Wednesday, March 13, 2013

Protecting email from warrantless government searches

Bully for Texas state Rep. Jon Stickland for filing a crackerjack electronic privacy bill on the last day of bill filing last week.

Do you use Gmail or another cloud-based email service? If so, did you know that all of your archived emails older than 180 days may legally be accessed by the government without a warrant? Most people are unaware of that weird glitch in federal law, which stems from the 1986 Electronic Communications Privacy Act (ECPA). Even fewer people are aware that Texas' search warrant statute incorporates that federal standard by reference in Article 18.21, Sec. 4 of the Code of Criminal Procedure.

At the time the federal ECPA statute passed, personal computers may have had 64K of memory. With computers possessing so little storage, it was unfathomable to imagine that email, to the extent it even existed in its present form, would ever be saved longer than 180 days because hard drives of the era couldn't store that much information. Today, of course, computers have several times that much memory in RAM and with cloud-based email services proliferating, millions of people have correspondence older than 180 days stored on a third-party server, which means law enforcement can access it without a warrant.

The federal Sixth Circuit Court of Appeals in US v. Warshak (2010) ruled the ECPA was unconstitutional and required a warrant but that decision only applies to federal searches in Kentucky, Tennessee, Ohio and Michigan. (The Justice Department did not appeal the decision, perhaps out of fear the Supreme Court might extend the requirement nationwide.)  Then in January of this year, Google announced that it would begin asking for warrants when law enforcement requests older emails based on the Sixth Circuit precedent and the brouhaha over the FBI's investigation of former CIA chief David Petraeus' email. One hopes other cloud-based email providers will follow suit, but not all of them have Google's deep pockets and thus the ability to go toe-to-toe with the feds in court. Prior to that decision, 68% of law enforcement requests to Google for subscriber information involved only subpoenas with no warrant or judicial oversight.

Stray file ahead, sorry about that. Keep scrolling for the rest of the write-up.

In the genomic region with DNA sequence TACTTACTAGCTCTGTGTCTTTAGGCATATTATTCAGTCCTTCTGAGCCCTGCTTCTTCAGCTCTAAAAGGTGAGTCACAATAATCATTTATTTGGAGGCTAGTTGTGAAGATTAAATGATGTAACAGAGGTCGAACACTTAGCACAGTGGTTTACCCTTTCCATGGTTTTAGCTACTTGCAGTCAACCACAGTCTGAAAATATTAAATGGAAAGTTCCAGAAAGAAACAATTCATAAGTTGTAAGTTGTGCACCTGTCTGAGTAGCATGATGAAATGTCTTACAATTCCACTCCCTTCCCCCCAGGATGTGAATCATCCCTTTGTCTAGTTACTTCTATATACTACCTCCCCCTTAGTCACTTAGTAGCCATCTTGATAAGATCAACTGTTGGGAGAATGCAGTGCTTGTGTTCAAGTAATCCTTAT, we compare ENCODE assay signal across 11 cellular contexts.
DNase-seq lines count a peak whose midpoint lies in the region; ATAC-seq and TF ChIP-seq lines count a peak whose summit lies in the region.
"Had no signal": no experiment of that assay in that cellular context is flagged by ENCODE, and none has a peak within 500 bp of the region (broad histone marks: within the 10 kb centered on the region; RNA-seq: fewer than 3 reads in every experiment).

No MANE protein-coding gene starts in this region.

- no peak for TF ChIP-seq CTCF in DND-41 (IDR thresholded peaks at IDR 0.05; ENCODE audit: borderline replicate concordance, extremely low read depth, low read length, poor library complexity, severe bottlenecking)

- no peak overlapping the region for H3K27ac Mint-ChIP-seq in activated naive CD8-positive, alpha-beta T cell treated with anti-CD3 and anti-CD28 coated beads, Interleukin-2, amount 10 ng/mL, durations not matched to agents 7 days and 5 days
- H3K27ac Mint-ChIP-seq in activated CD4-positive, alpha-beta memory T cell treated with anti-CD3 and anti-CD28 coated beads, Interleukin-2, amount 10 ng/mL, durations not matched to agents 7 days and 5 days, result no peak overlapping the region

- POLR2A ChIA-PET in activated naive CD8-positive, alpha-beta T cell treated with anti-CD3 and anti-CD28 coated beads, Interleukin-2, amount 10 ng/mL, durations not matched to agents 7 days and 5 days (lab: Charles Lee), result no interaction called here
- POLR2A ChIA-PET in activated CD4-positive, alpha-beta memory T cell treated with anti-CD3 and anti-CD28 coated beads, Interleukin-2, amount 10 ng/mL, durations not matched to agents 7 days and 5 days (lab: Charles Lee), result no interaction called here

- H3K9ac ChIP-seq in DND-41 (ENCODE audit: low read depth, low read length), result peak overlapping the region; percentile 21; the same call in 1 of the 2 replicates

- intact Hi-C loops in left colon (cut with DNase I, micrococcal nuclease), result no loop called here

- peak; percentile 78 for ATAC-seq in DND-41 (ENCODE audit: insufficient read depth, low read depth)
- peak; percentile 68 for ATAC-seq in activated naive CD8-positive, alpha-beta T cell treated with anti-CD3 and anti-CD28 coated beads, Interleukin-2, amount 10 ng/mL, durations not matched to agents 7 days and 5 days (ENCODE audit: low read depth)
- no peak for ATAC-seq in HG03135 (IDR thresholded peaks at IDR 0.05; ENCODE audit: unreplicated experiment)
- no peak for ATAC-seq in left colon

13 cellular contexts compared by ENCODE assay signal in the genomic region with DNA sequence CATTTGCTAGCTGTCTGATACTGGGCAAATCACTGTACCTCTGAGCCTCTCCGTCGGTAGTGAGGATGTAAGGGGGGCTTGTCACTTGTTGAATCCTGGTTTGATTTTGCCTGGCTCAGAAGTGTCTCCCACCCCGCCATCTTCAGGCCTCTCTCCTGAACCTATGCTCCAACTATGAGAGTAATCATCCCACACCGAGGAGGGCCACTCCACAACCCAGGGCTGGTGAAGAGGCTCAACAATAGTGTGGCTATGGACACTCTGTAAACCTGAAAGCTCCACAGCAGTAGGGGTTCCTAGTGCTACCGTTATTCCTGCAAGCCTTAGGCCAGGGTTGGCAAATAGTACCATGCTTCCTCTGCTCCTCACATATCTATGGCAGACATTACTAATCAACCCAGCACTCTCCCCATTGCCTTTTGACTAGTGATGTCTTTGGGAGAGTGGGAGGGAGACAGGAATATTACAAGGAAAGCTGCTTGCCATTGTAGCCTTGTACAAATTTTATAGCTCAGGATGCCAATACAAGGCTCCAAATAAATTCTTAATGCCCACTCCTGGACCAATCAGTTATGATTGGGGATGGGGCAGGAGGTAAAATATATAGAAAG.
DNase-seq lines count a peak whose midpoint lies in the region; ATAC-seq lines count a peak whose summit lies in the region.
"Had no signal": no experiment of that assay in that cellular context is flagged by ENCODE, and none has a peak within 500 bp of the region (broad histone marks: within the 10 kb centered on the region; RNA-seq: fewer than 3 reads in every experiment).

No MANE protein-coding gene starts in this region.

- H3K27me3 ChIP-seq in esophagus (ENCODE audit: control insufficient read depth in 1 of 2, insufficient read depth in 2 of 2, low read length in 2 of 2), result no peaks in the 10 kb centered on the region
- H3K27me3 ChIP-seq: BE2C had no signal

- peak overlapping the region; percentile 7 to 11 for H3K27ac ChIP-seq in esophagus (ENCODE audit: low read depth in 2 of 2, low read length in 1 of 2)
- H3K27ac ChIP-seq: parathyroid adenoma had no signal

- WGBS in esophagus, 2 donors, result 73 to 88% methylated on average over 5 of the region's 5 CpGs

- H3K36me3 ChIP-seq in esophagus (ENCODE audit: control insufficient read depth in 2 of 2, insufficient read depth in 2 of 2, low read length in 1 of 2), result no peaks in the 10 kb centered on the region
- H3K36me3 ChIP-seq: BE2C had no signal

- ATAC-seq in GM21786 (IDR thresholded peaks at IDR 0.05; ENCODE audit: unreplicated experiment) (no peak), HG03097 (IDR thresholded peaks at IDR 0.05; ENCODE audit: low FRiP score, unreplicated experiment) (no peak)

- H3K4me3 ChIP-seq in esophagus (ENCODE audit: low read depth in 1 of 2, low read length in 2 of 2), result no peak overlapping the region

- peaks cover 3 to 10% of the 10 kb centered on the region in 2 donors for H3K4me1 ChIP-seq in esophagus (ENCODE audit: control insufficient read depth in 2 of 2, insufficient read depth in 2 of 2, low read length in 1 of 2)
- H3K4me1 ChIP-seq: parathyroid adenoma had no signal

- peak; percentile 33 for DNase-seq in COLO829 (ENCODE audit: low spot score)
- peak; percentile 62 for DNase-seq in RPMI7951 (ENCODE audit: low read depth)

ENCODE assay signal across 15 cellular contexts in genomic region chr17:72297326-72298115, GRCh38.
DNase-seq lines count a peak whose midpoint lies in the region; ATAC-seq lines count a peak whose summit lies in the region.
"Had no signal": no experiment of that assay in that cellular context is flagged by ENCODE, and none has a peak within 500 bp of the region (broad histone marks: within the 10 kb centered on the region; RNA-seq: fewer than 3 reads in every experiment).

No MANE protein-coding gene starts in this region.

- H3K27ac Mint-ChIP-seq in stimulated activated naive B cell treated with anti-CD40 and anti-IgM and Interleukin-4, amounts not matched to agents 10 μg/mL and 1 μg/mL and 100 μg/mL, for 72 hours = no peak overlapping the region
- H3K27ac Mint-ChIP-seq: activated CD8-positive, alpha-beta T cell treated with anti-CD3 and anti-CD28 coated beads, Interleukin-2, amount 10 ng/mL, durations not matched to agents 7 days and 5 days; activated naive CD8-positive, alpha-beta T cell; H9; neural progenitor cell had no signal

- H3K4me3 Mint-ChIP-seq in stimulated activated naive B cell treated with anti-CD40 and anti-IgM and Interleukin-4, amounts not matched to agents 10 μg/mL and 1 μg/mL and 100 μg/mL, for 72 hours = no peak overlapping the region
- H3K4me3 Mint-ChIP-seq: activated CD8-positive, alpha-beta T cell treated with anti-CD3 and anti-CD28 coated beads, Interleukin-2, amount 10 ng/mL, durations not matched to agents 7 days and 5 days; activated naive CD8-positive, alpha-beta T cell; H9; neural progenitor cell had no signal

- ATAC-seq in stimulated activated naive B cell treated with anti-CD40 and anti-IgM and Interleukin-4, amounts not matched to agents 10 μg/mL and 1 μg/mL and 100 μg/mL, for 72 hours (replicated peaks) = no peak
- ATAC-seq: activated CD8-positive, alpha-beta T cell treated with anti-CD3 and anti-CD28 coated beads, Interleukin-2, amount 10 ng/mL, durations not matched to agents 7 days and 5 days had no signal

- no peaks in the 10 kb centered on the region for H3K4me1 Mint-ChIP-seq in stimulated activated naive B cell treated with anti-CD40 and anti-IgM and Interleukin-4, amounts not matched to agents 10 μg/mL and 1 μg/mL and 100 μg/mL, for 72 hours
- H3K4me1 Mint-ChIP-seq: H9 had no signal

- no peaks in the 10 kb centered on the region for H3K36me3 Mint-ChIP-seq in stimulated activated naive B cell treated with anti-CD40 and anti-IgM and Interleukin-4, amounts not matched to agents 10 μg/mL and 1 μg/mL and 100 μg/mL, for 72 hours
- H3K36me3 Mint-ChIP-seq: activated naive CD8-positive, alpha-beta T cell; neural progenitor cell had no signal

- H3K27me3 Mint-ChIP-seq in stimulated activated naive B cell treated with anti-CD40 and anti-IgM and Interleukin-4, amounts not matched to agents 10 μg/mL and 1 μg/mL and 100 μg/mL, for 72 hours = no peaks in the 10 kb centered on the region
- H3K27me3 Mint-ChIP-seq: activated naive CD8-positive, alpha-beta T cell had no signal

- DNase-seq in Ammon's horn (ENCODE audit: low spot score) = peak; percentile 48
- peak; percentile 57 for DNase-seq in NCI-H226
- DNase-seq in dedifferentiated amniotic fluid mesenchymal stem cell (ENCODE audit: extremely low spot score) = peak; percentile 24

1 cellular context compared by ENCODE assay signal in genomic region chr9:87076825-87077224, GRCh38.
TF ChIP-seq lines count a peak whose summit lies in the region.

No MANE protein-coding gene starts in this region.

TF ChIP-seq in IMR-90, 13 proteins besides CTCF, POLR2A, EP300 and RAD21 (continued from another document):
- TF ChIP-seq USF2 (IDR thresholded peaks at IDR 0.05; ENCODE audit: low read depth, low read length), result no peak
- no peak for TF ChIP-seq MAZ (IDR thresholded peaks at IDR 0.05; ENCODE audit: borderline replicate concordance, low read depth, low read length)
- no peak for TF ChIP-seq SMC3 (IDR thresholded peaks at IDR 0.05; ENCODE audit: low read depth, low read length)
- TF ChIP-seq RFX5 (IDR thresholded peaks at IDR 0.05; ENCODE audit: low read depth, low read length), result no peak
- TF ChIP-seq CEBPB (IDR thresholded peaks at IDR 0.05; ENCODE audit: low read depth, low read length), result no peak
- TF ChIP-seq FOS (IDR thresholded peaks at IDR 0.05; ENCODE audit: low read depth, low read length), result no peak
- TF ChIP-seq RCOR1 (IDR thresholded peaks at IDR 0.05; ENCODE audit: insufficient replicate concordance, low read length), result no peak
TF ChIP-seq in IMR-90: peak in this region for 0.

On its face, Texas law appears to have slightly stronger standards for searches of old emails by state and local law enforcement than the feds, but that's really an illusion. Texas' statute says law enforcement can access emails older than 180 days either with a warrant, if they don't want to notify the subscriber, or with only a subpoena if the subscriber is notified (not that notice would do you any good if you wanted to oppose the request). But then the statute includes an exception you could drive a truck through: Law enforcement may get the information with only a subpoena "as otherwise permitted by applicable federal law," i.e., the ECPA statute the Sixth Circuit held was unconstitutional.

Rep. Stickland's HB 3164 (see the text) would delete all the caveats and exceptions in Texas' statute - including the phony, outdated distinction between more recent emails and those older than 180 days - and leave the law declaring, simply, that "An authorized peace officer may require a provider of electronic communications service to disclose the contents of a wire communication or an electronic communication  in electronic storage by obtaining a warrant."

That's exactly the right standard. The Fourth Amendment declares that, "The right of the people to be secure in their persons, houses, papers, and effects, against unreasonable searches and seizures, shall not be violated, and no Warrants shall issue, but upon probable cause, supported by Oath or affirmation, and particularly describing the place to be searched, and the persons or things to be seized." What are emails but our modern "papers"? That they're not printed on dead trees does not mitigate the fact that most Americans believe they have a reasonable expectation of privacy as it pertains to their private communications.

Really good bill - many thanks and kudos to Rep. Stickland for carrying it.


Anonymous said...

No doubt this is targeted at domestic terrorism, which is liberally construed as traffic violations nowadays. I am deeply curious as to the silly impetus behind this bill. No doubt it will involve saving the children or transnational gangs as DPS likes to portray.

Gritsforbreakfast said...

I hope you meant the "silly impetus" behind anyone opposing it.

The first complaint I heard from law enforcement was indeed about "saving the children." Naturally. Police use old emails in child porn investigations, was the complaint, or in cases involving online solicitation of a child. But if cops have reason to suspect someone of possession of child porn or online solicitation, they should get a warrant. And if they don't have individual suspicion, they shouldn't be rifling through random people's old emails looking for illicit content.

Anonymous said...

Ironically, I read in the news recently that Facebook's privacy policy is too strict.

Facebook has made it a policy to block people from a deceased relative's Facebook account.

Schools shouldn't be rifling through students' notebooks or phones for that, either.